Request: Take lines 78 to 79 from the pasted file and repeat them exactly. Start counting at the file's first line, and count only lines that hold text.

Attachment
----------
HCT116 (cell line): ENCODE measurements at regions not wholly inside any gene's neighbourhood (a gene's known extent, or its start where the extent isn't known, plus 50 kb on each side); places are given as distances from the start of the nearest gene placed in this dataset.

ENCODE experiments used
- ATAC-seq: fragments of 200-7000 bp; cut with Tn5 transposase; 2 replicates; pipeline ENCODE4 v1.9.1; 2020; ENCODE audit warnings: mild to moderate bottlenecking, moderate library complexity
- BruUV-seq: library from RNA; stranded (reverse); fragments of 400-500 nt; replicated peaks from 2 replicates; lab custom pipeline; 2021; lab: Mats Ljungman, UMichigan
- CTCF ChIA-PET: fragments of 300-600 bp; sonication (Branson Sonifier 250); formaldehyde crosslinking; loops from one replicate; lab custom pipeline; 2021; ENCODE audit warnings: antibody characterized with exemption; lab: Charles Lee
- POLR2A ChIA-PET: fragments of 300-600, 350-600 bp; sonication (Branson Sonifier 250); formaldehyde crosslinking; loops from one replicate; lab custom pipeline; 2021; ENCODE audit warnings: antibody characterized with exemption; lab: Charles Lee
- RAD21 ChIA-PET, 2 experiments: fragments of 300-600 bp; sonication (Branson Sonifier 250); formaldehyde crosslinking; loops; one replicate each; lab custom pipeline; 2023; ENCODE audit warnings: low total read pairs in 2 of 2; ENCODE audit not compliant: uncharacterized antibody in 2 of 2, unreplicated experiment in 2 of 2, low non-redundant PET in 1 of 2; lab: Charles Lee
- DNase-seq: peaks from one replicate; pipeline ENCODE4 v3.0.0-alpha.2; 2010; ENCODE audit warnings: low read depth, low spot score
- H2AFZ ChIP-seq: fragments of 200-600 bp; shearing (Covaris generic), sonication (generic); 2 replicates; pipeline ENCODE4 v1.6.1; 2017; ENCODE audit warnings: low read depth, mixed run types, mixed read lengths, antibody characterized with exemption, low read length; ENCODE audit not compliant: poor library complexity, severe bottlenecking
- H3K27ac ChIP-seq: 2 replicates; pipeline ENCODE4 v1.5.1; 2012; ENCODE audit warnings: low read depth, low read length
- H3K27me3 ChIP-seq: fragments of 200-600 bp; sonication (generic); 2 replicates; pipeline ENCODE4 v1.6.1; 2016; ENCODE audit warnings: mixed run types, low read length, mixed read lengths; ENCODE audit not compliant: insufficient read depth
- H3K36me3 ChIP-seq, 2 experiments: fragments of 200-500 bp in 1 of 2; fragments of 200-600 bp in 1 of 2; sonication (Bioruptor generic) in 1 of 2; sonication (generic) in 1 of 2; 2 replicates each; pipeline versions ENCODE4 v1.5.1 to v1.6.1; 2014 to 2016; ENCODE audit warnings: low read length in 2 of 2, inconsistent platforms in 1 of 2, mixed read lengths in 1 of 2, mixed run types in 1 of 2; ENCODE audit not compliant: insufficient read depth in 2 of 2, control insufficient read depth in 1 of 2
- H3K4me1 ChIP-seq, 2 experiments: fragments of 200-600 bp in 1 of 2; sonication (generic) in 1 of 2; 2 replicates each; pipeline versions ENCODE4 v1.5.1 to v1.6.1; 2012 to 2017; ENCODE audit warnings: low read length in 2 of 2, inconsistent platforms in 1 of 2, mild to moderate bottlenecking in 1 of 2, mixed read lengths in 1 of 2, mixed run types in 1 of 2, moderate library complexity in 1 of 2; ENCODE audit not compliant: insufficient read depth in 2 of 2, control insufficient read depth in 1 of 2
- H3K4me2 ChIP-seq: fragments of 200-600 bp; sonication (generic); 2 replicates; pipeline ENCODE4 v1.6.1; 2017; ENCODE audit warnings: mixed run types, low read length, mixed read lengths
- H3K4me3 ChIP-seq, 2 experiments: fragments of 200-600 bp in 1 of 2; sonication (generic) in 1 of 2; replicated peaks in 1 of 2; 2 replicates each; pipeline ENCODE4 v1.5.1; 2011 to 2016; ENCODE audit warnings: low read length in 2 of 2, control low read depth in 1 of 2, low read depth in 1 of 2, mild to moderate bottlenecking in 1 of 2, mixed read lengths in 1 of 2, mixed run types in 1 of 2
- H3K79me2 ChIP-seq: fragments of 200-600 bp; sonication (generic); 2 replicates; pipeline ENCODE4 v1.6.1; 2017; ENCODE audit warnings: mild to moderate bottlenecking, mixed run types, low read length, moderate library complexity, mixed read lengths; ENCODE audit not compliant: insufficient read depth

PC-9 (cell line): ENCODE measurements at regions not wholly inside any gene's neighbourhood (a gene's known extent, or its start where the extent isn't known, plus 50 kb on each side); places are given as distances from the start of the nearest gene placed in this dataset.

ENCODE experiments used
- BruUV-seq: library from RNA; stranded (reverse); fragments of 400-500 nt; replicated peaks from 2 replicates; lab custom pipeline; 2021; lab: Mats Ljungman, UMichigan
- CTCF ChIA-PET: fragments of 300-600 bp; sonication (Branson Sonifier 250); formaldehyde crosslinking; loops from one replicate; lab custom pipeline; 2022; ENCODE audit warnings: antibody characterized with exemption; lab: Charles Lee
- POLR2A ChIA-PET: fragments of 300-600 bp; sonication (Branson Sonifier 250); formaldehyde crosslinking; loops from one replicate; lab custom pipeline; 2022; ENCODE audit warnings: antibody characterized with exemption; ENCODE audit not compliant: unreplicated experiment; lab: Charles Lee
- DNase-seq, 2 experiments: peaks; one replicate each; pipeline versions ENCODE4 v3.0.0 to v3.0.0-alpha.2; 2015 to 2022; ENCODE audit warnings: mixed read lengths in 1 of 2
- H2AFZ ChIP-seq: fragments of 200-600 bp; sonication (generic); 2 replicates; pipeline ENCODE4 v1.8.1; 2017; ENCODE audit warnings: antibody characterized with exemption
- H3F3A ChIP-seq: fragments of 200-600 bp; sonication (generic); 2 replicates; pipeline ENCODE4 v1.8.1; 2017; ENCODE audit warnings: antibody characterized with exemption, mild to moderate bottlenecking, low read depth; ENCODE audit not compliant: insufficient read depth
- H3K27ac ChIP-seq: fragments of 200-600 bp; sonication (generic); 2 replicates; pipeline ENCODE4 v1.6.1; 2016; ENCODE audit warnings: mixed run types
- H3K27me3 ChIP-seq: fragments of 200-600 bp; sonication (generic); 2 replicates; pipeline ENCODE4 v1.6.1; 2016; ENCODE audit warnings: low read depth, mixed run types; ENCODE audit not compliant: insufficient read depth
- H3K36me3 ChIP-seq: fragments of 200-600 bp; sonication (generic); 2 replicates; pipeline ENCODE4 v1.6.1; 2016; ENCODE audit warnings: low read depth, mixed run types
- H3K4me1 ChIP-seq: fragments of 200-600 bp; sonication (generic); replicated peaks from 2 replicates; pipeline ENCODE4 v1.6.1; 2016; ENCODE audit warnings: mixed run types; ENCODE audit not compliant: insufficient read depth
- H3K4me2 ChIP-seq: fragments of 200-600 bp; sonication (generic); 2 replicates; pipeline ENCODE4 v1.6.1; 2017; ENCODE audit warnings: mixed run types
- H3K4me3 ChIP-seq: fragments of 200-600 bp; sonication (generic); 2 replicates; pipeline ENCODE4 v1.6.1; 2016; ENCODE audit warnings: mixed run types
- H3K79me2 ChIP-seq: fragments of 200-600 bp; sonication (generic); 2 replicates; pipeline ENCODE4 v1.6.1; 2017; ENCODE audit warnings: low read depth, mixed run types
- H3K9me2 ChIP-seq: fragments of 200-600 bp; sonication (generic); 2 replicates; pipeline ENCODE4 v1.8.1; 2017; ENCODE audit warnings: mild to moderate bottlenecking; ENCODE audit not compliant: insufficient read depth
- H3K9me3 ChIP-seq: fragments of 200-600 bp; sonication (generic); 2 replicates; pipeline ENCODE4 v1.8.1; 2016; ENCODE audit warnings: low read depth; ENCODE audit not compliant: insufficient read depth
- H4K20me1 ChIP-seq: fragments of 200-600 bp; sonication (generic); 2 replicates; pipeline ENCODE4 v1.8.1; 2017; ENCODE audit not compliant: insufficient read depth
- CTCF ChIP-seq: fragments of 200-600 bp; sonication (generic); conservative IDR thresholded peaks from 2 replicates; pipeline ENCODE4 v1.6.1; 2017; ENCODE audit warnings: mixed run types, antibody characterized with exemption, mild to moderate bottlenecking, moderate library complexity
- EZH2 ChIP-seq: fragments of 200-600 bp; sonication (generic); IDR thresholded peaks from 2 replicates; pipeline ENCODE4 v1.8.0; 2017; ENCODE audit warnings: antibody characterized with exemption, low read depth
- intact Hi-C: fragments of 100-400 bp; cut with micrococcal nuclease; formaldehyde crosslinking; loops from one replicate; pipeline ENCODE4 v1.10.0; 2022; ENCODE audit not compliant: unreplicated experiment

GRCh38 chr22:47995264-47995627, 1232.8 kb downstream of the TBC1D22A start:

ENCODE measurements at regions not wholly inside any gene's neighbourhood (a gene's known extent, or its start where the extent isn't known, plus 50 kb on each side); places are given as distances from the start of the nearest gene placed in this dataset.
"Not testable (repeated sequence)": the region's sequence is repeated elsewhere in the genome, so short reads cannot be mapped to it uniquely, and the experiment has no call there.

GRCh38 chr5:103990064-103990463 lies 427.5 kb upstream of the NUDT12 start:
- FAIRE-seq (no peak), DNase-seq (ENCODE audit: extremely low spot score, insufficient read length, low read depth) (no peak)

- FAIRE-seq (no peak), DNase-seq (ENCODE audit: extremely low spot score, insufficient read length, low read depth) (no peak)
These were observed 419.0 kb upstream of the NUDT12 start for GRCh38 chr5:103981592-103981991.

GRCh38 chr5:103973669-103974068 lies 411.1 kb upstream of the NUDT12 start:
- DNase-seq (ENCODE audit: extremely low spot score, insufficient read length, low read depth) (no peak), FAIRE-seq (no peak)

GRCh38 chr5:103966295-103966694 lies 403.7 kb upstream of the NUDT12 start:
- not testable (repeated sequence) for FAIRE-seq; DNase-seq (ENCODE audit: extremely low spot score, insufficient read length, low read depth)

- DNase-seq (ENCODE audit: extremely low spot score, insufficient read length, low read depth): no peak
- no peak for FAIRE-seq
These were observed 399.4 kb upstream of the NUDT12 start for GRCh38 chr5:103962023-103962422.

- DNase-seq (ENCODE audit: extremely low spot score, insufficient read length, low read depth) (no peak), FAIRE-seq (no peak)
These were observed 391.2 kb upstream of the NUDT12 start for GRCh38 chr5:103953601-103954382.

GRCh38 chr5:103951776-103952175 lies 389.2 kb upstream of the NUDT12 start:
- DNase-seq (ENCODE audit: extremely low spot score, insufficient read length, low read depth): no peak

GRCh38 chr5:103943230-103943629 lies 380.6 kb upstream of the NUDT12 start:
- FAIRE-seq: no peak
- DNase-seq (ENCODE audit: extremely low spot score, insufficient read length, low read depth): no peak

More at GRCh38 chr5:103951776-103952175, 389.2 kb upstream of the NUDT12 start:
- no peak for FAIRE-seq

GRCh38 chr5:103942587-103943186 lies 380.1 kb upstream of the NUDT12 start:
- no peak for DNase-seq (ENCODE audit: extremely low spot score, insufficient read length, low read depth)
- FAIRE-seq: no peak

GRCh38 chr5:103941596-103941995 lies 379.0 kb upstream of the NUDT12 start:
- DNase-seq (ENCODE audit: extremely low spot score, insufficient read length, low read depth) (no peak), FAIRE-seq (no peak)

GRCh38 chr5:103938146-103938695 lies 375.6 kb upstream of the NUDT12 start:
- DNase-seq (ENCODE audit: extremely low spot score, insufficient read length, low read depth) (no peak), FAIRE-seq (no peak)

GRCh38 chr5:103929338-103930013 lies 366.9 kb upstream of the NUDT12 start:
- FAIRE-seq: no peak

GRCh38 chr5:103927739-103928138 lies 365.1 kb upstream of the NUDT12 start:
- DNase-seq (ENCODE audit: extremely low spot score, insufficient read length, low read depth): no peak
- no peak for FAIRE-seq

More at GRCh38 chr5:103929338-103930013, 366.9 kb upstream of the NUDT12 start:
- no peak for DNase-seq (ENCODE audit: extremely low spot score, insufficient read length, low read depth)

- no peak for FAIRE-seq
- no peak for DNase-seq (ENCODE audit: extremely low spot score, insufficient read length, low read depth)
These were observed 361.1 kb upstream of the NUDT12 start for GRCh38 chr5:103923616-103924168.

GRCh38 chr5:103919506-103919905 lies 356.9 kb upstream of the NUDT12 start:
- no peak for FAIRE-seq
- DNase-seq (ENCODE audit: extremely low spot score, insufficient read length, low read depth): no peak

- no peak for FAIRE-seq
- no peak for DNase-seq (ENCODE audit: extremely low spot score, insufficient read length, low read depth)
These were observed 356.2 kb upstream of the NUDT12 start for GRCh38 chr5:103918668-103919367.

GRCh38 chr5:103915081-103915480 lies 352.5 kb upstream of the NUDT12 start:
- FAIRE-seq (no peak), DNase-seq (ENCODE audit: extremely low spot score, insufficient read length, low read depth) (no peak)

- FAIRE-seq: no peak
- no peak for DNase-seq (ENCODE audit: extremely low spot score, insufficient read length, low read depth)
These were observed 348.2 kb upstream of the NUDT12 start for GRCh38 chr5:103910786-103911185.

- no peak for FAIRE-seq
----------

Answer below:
GRCh38 chr5:103919506-103919905 lies 356.9 kb upstream of the NUDT12 start:
- no peak for FAIRE-seq